Ride-sharing giant Uber announced on Monday that it has agreed to acquire station-less bike-sharing service JUMP reportedly for over $100 million. The deal marks Uber’s entry into bike sharing, an already white-hot space crowded with both homegrown competitors and foreign entrants.
Uber CEO Dara Khosrowshahi told TechCrunch the JUMP deal is part of his vision for Uber to become a full-fledged platform for urban mobility.
“We see the Uber app as moving from just being about car sharing and car hailing to really helping the consumer get from A to B in the most affordable, most dependable, most convenient way,” Khosrowshahi said. “And we think e-bikes are just a spectacularly great product.”
But Uber might be a little late to the game.
JUMP’s dockless bike sharing service was launched just one year ago. It is currently available in San Francisco and Washington, D.C. and plans to enter more key cities by the end of 2018, the company said on its website.
Most of those cities already have a number of bike-sharing services that have created a high entry barrier for new entrants.
Motivate, for example, the operator of Citi Bike in New York City and parts of New Jersey, and Ford GoBike in San Francisco have exclusive, long-lasting agreements with regulators in its operating markets. The agreement with San Francisco is good through 2025, and the contract with New York City is good through 2029.
One downside of Motivate’s sharing service is that you can only park its bikes at designated docks. Younger startups, including JUMP, mostly offer dockless bicycles to give users more travel flexibility. It also eliminates the cost of building parking infrastructure.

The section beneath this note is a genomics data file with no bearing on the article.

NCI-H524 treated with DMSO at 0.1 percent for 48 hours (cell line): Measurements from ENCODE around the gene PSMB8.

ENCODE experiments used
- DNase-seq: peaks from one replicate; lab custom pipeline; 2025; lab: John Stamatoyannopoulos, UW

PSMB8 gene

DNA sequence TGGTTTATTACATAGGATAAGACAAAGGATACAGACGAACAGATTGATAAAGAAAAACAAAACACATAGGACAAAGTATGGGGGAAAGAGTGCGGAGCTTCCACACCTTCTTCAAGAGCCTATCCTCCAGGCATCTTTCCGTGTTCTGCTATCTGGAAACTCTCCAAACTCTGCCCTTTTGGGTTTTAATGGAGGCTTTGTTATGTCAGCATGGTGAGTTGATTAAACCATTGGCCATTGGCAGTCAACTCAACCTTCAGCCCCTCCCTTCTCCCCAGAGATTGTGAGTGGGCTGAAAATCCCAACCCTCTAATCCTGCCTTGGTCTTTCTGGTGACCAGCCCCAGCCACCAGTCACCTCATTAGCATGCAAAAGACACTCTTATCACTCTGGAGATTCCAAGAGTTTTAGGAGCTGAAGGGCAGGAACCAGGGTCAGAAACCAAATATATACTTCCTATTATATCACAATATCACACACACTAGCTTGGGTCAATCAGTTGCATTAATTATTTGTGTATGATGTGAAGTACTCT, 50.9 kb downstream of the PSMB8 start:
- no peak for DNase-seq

Dockless shared bikes are equipped with GPS trackers and allow you to park anywhere (in theory), and lock and unlock them by scanning an app on your smartphone. JUMP’s bikes can be legally parked on sidewalks as long as they don’t block pedestrians.
A few Silicon Valley startups, such as LimeBike and Spin, are aggressively competing in the dockless space. Many of their markets overlap with JUMP’s.
Uber’s new acquisition will also face hostile competition from overseas rivals.
Dockless bike sharing gained tremendous popularity in China and Europe much earlier than in the U.S., and winners who have conquered their home markets are now eyeing the States. China’s two largest bike-sharing operators, Mobike and Ofo, both began services in U.S. cities last year.
An even bigger challenge for Uber will be profitability.
Like ride-sharing, bike-sharing has yet to find a sustainable business model, especially for fast-growing companies. Bike-sharing is a seasonal service; storing excessive bikes during winter seasons and managing misused and abandoned bikes can be costly.
The Financial Times has reported that China’s Mobike and Ofo, which have tens of millions of bikes in China, are burning up to $50 million in cash on a monthly basis.
Given that Uber has yet to turn a profit from its ride-sharing service, betting on bike-sharing will be a risky and expensive move.
In the meantime, though, consolidating bike-sharing seems to be an inevitable path for ride-sharing companies. Uber’s international equivalents, Singapore’s Grab, China’s Didi and India’s Ola, have all acquired or launched their own bike-sharing services.